Patrick Kerrigan

SVG and Content Security Policy in Edge

by Patrick Kerrigan, . Tags: Security Bugs

Recently I've been trying to make some improvements to sites that I'm ivolved with, particularly converting images to SVG format and implementing HTTP Content Security Policy (more to come on those later). While doing so I ran into a strange issue to do with how Microsoft Edge handles the combination of these two technologies which only seems to be documented in an Edge bug report.

Note: Edge is now based on Chromium and the content below no longer applies if you're up to date.

What is SVG?

SVG is an XML-based image format for vector graphics. In short, it allows you to use images on web pages which scale without distortion, particluarly on the high resolution displays that are now becoming the norm.

What is Content Security Policy (CSP)?

Content Security Policy allows you to set restrictions on the type of content that can be loaded on a web page by setting a HTTP header. In its most strict form it allows you to completely disable things such as inline JavaScript and CSS to help guard against XSS vulnerabilities being exploited.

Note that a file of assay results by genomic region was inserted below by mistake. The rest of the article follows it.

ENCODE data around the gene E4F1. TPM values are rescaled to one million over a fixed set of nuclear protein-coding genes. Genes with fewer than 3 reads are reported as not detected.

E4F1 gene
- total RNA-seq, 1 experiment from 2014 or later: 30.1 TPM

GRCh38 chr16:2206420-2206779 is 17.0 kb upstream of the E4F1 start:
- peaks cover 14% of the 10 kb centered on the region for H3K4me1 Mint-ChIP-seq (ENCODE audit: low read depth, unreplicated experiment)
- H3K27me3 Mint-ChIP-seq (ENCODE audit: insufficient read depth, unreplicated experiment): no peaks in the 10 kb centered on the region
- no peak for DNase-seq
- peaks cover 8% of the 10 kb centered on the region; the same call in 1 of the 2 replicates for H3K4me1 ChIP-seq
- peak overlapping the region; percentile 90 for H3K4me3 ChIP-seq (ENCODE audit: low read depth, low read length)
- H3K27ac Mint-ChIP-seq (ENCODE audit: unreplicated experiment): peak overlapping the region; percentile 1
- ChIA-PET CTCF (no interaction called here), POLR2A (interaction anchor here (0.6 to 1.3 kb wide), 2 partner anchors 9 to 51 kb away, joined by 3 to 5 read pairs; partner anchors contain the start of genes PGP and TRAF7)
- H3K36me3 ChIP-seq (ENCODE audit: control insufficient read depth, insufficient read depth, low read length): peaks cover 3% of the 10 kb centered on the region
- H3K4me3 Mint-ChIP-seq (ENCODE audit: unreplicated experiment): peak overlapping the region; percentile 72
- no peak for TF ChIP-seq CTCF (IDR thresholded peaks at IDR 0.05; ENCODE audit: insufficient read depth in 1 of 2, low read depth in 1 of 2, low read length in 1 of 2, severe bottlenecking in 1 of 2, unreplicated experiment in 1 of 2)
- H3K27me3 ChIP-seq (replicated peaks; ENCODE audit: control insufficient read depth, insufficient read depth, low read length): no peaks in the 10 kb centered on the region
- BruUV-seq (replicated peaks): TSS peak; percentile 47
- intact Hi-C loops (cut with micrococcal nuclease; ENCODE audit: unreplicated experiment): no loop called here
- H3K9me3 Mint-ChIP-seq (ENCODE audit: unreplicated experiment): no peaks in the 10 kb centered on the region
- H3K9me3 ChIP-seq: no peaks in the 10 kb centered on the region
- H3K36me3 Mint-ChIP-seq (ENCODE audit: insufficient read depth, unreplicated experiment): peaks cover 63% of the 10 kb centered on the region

The problem

SVG files commonly use CSS in order to style different parts of the image. Most browsers allow this with a strict Content Security Policy if the SVG is a subresource and not part of the web page itself (and therefore the CSS obviously hasn't been injected into the web page). Edge however applies the policy to SVG images included in the page as a subresource too (seemingly incorrectly) and refuses to read the SVG's CSS rules. The result is an image with no colour in the best case, and a black rectangle in the worst case. You can see the bug report for this issue on Microsoft's bug tracker.

What can we do?

Until Microsoft address the issue (which has been open for over 18 months now) there are a few things that can be done, the practicality of each will depend on your particular use case: